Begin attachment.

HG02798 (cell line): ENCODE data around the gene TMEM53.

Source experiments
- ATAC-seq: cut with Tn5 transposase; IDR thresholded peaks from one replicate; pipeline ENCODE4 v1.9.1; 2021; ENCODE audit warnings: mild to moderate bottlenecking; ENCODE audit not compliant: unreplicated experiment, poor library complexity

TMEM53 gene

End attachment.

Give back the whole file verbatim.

HG02798 (cell line): ENCODE data around the gene TMEM53.

Source experiments
- ATAC-seq: cut with Tn5 transposase; IDR thresholded peaks from one replicate; pipeline ENCODE4 v1.9.1; 2021; ENCODE audit warnings: mild to moderate bottlenecking; ENCODE audit not compliant: unreplicated experiment, poor library complexity

TMEM53 gene